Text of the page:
It feels odd posting about items like this as it implies I’m some experienced pro at this, and I totally am not. But here it is, in all its glory:  my first successful crack at dry cured calf moose. I’m going to call it ‘Brési‘ after the french dry cured beef – the name derived from its appearance resembling brazilwood [Brazil in french = Brésil]. I was recently asked what the most complicated/difficult preparation I’ve done would be – and this would be up there. I put in my draw for a tag in June, hunted and butchered it in November, and dry cured it until Christmas. That’s a half-year process.

But making it is not rocket science. It’s essentially a smoked bresaola, for which recipes abound – I used Charcuterie’s as a starting point. The only key in my mind was appropriate use of Instacure #2 which is based on weight, and therefore quite straightforward. The big test was simply whether or not it would have a good time hanging out in my cellar or not. My first attempt at this last year  failed in a nasty-mold mess. This year, with the right cure and conditions in the cellar, it’s easier than pie – proving yet again that far more than half the battle in dry curing is creating the right space to do it. I used calf moose inside round, and I’m wagering that any cut of calf moose done in this preparation would be lovely – next time eye of round due to its fortuitous tubular shape.

The cellar has indeed been an adventure this year, and I’m enormously grateful.  I intend on posting more soon on how and why to build a space similar to what I have as it’s not hard or onerously expensive, and is proving to be an invaluable resource.

10 Responses

  1. bruce king says:

    Kevin, I like the idea, but the format you’ve got here really doesn’t work for me.

    Part of what I’m looking for when I look at food is the texture; the distressed photo frame (with hairs) makes the meat look, well… unappetizing. I know, your meat is probably not covered with hairs and fuzz, but the pictures sure are, and I can’t tell the difference.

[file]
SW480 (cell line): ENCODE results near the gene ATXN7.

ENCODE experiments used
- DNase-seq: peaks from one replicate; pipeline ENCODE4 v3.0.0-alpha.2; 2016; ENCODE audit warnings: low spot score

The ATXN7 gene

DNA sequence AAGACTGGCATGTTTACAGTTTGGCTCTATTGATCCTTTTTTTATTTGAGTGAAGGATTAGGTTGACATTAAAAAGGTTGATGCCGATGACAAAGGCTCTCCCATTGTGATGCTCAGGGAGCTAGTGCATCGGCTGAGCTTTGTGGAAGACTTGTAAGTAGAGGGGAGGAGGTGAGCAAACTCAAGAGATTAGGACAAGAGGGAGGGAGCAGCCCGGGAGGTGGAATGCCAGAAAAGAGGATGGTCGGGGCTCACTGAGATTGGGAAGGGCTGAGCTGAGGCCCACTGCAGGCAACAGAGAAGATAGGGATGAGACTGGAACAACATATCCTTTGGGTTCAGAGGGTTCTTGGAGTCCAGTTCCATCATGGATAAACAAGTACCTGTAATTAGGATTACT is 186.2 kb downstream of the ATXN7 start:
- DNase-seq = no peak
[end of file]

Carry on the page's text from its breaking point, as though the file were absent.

Maybe photos of the finished food without the hairs?

  2. Lisa and I are moving into a proper house, so I’ll be taking notes on your upcoming cellar-posts.

    There’s also an apple tree in the backyard, so I might have to employ you as a full-time consultant…

  3. Bruce – I hear ya.
    Allan – that’s exciting! I’ll be happy to help!

  4. I find your approach very interesting and I will be following your posts from now on.

  5. [...] Perennial Plate « Brési 25 [...]

  6. TOB – thanks for stopping by, and glad you enjoy it.

  7. [...] I had run out of my first ‘test batch’, it was time for a more confident crack at it. Larger piece, thicker piece this time. I used [...]

  8. Lisa says:

    Hey Kevin,
    This post is from a few years ago but I am still hoping you may see this! My boyfriend’s family has been making cured, dried pork sausage for the past 10 years or so and I had the opportunity to help out with it this year. He is an avid moose hunter and we were talking about trying to make cured, dried moose sausage but we don’t know anyone who has done this and are having a bit of a hard time finding information about it. Have you ever done this before or have any experience with it?
    Any tips for advice you could offer would be extremely helpful!
    Thanks and cheers!

  9. Kevin says:

    Hi Lisa – I have done dry cured moose sausage. Given your experience on the pork side, start with subbing the pork lean with moose. You might want to touch your fat content up a bit. Otherwise – same process. I’d recommend thinking ‘moose’ re aromatics – things like juniper and coriander pair well, as does a hit of smoke [recommend willow].

Leave a Reply

five − = 1